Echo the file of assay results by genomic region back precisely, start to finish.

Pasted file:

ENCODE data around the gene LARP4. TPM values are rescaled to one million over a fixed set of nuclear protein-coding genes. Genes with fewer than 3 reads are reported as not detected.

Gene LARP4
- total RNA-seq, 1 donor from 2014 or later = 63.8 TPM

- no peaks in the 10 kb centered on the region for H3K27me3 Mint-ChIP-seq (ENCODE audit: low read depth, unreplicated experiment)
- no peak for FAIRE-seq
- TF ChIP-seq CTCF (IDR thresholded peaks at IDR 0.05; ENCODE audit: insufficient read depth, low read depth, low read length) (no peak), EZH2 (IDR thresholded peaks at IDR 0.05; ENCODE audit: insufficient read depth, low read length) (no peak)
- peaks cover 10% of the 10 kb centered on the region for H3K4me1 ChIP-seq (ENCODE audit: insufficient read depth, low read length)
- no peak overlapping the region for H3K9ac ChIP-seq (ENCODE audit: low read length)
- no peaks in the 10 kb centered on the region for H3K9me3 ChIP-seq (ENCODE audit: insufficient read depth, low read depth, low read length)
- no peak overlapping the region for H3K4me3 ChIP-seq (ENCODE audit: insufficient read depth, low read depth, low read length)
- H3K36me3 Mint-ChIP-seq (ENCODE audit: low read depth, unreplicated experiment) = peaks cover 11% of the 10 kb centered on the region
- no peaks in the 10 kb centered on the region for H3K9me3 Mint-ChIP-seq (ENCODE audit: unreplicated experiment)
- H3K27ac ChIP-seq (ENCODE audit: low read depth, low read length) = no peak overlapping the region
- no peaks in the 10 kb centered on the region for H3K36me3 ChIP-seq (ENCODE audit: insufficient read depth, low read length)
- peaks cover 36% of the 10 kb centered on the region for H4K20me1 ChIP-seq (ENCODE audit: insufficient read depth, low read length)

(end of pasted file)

ENCODE data around the gene LARP4. TPM values are rescaled to one million over a fixed set of nuclear protein-coding genes. Genes with fewer than 3 reads are reported as not detected.

Gene LARP4
- total RNA-seq, 1 donor from 2014 or later = 63.8 TPM

- no peaks in the 10 kb centered on the region for H3K27me3 Mint-ChIP-seq (ENCODE audit: low read depth, unreplicated experiment)
- no peak for FAIRE-seq
- TF ChIP-seq CTCF (IDR thresholded peaks at IDR 0.05; ENCODE audit: insufficient read depth, low read depth, low read length) (no peak), EZH2 (IDR thresholded peaks at IDR 0.05; ENCODE audit: insufficient read depth, low read length) (no peak)
- peaks cover 10% of the 10 kb centered on the region for H3K4me1 ChIP-seq (ENCODE audit: insufficient read depth, low read length)
- no peak overlapping the region for H3K9ac ChIP-seq (ENCODE audit: low read length)
- no peaks in the 10 kb centered on the region for H3K9me3 ChIP-seq (ENCODE audit: insufficient read depth, low read depth, low read length)
- no peak overlapping the region for H3K4me3 ChIP-seq (ENCODE audit: insufficient read depth, low read depth, low read length)
- H3K36me3 Mint-ChIP-seq (ENCODE audit: low read depth, unreplicated experiment) = peaks cover 11% of the 10 kb centered on the region
- no peaks in the 10 kb centered on the region for H3K9me3 Mint-ChIP-seq (ENCODE audit: unreplicated experiment)
- H3K27ac ChIP-seq (ENCODE audit: low read depth, low read length) = no peak overlapping the region
- no peaks in the 10 kb centered on the region for H3K36me3 ChIP-seq (ENCODE audit: insufficient read depth, low read length)
- peaks cover 36% of the 10 kb centered on the region for H4K20me1 ChIP-seq (ENCODE audit: insufficient read depth, low read length)